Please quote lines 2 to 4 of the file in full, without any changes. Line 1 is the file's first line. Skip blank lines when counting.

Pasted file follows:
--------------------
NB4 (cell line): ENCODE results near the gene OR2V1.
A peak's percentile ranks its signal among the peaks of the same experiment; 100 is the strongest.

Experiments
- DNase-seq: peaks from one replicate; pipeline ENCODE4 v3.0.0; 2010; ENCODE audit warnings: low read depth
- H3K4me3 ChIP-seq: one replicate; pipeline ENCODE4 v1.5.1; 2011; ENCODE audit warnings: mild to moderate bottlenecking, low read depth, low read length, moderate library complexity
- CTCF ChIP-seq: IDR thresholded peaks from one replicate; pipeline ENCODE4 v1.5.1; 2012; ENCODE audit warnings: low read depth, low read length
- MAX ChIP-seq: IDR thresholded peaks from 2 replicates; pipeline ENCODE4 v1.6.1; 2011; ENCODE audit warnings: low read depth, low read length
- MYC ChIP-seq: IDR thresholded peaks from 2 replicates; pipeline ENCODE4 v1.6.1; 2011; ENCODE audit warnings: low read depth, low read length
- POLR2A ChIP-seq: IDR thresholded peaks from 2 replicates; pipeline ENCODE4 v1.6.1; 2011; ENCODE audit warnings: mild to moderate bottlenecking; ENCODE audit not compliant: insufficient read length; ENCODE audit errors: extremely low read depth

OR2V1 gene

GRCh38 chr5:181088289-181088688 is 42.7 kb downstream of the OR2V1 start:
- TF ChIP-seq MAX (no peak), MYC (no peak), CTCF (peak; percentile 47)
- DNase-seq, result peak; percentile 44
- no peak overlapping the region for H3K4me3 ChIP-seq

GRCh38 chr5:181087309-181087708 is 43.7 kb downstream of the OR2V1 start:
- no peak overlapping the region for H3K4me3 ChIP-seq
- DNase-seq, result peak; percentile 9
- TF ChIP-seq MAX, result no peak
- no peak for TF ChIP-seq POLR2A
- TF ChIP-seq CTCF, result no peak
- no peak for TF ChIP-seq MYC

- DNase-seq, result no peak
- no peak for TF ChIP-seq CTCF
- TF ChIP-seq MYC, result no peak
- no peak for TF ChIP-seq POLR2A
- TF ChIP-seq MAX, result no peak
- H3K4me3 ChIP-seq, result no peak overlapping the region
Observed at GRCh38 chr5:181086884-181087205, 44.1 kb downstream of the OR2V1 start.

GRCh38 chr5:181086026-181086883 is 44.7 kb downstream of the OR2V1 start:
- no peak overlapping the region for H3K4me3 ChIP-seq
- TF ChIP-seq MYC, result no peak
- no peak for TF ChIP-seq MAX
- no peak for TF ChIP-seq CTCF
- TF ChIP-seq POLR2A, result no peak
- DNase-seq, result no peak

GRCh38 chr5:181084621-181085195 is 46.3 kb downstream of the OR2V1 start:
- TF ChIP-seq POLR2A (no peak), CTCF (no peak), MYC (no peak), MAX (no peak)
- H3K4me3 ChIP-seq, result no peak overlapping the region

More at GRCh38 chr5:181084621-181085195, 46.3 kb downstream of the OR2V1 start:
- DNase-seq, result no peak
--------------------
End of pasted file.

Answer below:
A peak's percentile ranks its signal among the peaks of the same experiment; 100 is the strongest.

Experiments
- DNase-seq: peaks from one replicate; pipeline ENCODE4 v3.0.0; 2010; ENCODE audit warnings: low read depth